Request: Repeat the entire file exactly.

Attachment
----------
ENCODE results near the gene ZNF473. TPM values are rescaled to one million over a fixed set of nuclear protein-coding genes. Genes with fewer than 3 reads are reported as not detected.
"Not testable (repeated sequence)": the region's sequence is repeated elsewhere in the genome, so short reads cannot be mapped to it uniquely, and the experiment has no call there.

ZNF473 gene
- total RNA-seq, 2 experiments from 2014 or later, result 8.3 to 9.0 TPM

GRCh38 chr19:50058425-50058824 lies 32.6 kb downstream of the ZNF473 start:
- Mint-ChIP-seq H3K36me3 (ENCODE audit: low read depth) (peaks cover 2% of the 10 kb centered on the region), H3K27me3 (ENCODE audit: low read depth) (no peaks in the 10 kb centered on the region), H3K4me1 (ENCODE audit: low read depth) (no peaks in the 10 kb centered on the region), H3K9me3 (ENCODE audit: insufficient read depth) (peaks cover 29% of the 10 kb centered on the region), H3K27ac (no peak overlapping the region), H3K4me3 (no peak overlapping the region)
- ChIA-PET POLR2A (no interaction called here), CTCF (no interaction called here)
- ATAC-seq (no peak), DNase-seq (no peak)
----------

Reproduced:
ENCODE results near the gene ZNF473. TPM values are rescaled to one million over a fixed set of nuclear protein-coding genes. Genes with fewer than 3 reads are reported as not detected.
"Not testable (repeated sequence)": the region's sequence is repeated elsewhere in the genome, so short reads cannot be mapped to it uniquely, and the experiment has no call there.

ZNF473 gene
- total RNA-seq, 2 experiments from 2014 or later, result 8.3 to 9.0 TPM

GRCh38 chr19:50058425-50058824 lies 32.6 kb downstream of the ZNF473 start:
- Mint-ChIP-seq H3K36me3 (ENCODE audit: low read depth) (peaks cover 2% of the 10 kb centered on the region), H3K27me3 (ENCODE audit: low read depth) (no peaks in the 10 kb centered on the region), H3K4me1 (ENCODE audit: low read depth) (no peaks in the 10 kb centered on the region), H3K9me3 (ENCODE audit: insufficient read depth) (peaks cover 29% of the 10 kb centered on the region), H3K27ac (no peak overlapping the region), H3K4me3 (no peak overlapping the region)
- ChIA-PET POLR2A (no interaction called here), CTCF (no interaction called here)
- ATAC-seq (no peak), DNase-seq (no peak)